Check TZ in Container Image without running?

This page summarizes the projects mentioned and recommended in the original post on reddit.com/r/devops

Our great sponsors
  • talent.io - Download talent.io’s Tech Salary Report
  • Scout APM - Truly a developer’s best friend
  • InfluxDB - Build time-series-based applications quickly and at scale.
  • SonarQube - Static code analysis for 29 languages.
  • dive

    A tool for exploring each layer in a docker image

    I have a requirement to assure that the container image we build runs in UTC only. I'd like to avoid starting it up just to check the link on /etc/localtime. I thought maybe a tool like dive that evaluates the contents of the image would do the trick. Clearly dive has that info, but it is outside it's scope to provide it. I also looked at syft and grype, but it seems they focus on packages, not files.

  • syft

    CLI tool and library for generating a Software Bill of Materials from container images and filesystems

    I have a requirement to assure that the container image we build runs in UTC only. I'd like to avoid starting it up just to check the link on /etc/localtime. I thought maybe a tool like dive that evaluates the contents of the image would do the trick. Clearly dive has that info, but it is outside it's scope to provide it. I also looked at syft and grype, but it seems they focus on packages, not files.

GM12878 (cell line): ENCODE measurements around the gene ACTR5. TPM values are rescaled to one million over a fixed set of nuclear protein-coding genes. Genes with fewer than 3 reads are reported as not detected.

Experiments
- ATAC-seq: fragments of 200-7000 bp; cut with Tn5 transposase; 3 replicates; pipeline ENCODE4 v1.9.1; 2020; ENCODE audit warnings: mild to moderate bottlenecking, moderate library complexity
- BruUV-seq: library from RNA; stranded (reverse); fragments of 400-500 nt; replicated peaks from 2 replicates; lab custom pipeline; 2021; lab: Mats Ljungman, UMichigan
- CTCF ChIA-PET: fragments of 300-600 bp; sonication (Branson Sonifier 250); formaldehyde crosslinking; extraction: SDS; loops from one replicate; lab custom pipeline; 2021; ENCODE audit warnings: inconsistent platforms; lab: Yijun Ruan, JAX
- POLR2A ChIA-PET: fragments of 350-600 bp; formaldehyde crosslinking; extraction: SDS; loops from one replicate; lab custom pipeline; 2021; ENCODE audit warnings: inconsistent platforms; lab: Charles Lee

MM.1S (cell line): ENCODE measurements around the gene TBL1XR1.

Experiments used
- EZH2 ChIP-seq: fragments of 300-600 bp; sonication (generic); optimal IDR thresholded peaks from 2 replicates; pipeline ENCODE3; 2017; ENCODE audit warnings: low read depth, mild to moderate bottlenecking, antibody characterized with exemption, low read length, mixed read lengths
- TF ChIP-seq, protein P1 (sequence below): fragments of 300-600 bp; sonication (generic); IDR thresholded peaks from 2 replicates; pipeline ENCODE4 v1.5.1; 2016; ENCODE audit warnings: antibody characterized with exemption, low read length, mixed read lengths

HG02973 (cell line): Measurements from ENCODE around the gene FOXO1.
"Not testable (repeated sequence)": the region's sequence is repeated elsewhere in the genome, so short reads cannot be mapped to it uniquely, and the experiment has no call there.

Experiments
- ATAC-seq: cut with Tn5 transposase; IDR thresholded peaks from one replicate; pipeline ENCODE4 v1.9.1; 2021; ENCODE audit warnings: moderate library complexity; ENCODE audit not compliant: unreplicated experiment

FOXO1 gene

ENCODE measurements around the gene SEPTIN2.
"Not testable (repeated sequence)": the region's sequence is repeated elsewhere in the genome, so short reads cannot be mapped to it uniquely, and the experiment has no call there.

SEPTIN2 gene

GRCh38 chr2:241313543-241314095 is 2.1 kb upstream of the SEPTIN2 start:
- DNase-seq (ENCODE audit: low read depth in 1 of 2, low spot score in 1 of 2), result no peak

• talent.io

    Download talent.io’s Tech Salary Report. Median salaries, most in-demand technologies, state of the remote work... all you need to know your worth on the market by tech recruitment platform talent.io

  • grype

    A vulnerability scanner for container images and filesystems

    I have a requirement to assure that the container image we build runs in UTC only. I'd like to avoid starting it up just to check the link on /etc/localtime. I thought maybe a tool like dive that evaluates the contents of the image would do the trick. Clearly dive has that info, but it is outside it's scope to provide it. I also looked at syft and grype, but it seems they focus on packages, not files.

NOTE: The number of mentions on this list indicates mentions on common posts plus user suggested alternatives. Hence, a higher number means a more popular project.

Suggest a related project

Related posts